It’s a shame most people consider mussels a restaurant dish—something to order off a menu and rarely, if ever, to serve at home. But this recipe demonstrates that all you need is a handful of ingredients and a nice big pot to turn them into a knockout meal that might seem fussy but is easy enough to make on a busy weeknight. Serve with crusty bread for soaking up the flavourful broth or spoon it over cooked brown rice. For two servings, you want to use about 1 1/2 lbs (750 g) of mussels.
In colander, rinse mussels and discard any that do not close shut when tapped a few times on their shells.
In large Dutch oven over medium-high, heat butter and oil. Add shallot, garlic, and ginger; cook, stirring often, until shallot starts to soften, about 2 minutes. Add curry powder, pepper flakes, and black pepper; heat, stirring constantly, for 30 seconds. Stir in wine and coconut milk. Bring to a boil and heat for 1 minute. Add mussels, reduce heat to medium, cover, and cook until shells open, about 3 minutes, shaking pan once or twice during cooking time. Squirt in lime juice and sprinkle in cilantro.
To serve, divide mussels and broth among serving bowls or bring the pot of mussels to the table. Be sure to discard any unopened mussels.
This recipe is part of the Fishing For Compliments? collection.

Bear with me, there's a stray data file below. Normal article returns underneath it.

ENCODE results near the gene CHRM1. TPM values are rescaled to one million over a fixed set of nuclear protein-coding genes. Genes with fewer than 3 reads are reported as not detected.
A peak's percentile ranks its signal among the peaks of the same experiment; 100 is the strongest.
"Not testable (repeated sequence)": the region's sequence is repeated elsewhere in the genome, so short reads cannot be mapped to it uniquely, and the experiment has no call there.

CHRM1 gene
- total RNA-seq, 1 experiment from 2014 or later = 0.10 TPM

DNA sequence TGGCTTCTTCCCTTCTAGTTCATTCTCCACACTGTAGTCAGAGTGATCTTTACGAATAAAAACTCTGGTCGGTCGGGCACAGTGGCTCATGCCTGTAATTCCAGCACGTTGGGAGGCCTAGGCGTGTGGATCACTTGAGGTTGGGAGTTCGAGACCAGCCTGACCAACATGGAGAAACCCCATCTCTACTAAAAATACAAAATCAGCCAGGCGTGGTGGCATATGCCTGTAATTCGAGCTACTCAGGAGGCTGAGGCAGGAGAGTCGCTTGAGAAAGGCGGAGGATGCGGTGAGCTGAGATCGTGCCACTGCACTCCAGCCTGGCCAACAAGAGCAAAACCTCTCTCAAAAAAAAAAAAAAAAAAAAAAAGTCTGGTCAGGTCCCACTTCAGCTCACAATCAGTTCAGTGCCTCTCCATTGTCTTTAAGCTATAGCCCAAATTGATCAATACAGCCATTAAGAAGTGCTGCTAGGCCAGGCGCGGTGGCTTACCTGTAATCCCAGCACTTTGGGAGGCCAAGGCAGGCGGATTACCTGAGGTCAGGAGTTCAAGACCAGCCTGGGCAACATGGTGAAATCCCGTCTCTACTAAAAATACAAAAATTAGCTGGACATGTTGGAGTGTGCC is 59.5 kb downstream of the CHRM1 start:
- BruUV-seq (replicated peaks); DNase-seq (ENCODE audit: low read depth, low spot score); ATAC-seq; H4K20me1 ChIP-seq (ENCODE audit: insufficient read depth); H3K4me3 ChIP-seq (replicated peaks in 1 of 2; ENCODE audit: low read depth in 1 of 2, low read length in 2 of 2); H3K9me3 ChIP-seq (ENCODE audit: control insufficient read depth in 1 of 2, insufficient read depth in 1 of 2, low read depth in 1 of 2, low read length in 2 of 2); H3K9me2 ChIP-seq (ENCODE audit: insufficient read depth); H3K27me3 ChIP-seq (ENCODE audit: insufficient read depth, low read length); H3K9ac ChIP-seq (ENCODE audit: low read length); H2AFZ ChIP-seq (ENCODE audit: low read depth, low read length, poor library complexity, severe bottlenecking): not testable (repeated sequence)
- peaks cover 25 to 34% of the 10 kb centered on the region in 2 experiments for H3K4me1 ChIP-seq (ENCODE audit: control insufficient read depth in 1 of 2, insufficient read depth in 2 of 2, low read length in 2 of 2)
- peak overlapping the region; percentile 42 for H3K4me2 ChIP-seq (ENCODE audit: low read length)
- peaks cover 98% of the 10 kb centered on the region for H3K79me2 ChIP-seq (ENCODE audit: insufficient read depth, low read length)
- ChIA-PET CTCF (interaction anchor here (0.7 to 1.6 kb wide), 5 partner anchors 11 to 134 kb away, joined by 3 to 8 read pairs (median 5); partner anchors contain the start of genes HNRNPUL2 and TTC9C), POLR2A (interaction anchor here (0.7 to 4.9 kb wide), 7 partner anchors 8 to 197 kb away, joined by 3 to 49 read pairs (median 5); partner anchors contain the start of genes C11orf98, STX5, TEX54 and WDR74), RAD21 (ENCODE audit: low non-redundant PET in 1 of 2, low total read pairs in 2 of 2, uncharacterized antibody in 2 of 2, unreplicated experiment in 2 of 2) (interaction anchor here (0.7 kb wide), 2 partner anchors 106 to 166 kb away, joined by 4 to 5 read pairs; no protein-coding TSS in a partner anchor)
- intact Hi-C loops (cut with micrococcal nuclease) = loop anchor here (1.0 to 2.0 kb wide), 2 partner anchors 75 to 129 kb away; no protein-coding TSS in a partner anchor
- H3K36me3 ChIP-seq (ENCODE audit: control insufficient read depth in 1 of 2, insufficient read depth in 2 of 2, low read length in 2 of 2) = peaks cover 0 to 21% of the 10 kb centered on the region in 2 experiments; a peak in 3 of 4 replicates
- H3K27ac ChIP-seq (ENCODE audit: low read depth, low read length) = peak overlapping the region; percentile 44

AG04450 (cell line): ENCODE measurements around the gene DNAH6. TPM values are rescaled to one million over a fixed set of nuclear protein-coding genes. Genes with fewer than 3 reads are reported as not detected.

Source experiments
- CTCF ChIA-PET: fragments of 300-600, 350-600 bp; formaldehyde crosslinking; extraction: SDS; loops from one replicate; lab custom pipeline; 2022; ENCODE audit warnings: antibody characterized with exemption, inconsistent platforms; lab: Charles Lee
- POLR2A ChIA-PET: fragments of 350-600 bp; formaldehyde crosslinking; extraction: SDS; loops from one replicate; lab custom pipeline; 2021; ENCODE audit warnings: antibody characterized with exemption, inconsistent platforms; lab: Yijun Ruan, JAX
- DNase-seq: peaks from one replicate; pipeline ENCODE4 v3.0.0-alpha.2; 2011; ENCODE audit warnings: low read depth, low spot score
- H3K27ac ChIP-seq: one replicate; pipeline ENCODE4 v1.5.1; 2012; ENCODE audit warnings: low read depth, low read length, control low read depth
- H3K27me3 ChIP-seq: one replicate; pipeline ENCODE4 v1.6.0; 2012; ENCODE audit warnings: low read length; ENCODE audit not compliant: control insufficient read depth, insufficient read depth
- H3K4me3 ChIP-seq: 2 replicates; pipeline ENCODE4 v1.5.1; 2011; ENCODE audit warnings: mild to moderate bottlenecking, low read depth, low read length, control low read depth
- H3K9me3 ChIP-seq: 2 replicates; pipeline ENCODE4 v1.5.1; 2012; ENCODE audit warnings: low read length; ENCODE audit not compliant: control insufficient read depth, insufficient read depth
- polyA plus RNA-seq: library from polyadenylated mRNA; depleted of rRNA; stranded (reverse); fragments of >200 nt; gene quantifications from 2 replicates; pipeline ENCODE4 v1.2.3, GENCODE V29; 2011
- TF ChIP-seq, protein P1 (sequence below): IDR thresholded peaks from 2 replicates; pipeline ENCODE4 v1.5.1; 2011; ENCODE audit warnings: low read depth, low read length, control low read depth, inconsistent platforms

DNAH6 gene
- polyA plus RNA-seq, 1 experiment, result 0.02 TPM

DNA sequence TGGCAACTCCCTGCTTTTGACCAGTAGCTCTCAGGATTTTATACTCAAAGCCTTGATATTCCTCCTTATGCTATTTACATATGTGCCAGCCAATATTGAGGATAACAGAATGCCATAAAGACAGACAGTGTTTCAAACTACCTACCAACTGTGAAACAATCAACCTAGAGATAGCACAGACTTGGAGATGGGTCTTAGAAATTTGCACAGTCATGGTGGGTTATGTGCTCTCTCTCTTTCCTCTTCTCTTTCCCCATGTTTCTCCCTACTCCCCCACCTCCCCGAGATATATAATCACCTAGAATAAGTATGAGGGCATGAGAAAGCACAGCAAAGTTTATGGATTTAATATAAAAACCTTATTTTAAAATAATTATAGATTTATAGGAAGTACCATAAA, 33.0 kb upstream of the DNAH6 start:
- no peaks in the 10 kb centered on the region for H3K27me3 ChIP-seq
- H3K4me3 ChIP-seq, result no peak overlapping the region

Oven-roasted delicata squash makes a crispy treat atop this green salad. As its name suggests, this squash has a thin, delicate skin that’s tasty when cooked. Pomegranate molasses, an ingredient common in Lebanese and Middle-Eastern cuisine, brings a sweet and sour flavour to the dressing. No pine nuts? Use squash seeds! Simply collect about 1/4 cup (60 mL) seeds from cleaned squash, rinse, and mix with 1/8 tsp (0.5 mL) of the spice mix used to roast the squash and 1/2 tsp (2 mL) olive oil. Roast at 425 F (220 C) on parchment-lined baking sheet for 20 minutes, stirring every 10 minutes.
Look for whole grain farro, which leaves the germ and bran intact, for this satisfying porridge that’s sure to kickstart your day. While the cooking time is longer than for pearled or semi-pearled varieties, you’ll get more nutrition. Take the time to enjoy the delicate scent of cardamom and ginger wafting through your kitchen as you prepare this. Ancient grain Farro (also referred to as emmer or einkorn) is a variety of wheat known as an ancient grain, which means that it hasn’t changed over time through breeding as is the case with many varieties of modern wheat.
Spanish-inspired flavours of almond and orange and a good punch of protein make this pudding a delicious and nutritious breakfast, snack, or dessert. The tiniest amount of large-flake sea salt and a drizzle of olive oil help bring all the flavours together. Amp up the orange For some additional orange flavour, when cooking chickpeas from dry, add a few strips of orange zest to the cooking water. Tastier toast Take your toast to the next level by using this pudding as a satisfying spread.
Breaking with tradition, think of this as a guise of tabbouleh salad with staying power, thanks to the addition of hearty sorghum and fibre-rich navy beans. It also ages fairly well, so it serves as a make-ahead meal that can keep for up to 3 days. A perfect plant-based option for weekday lunches.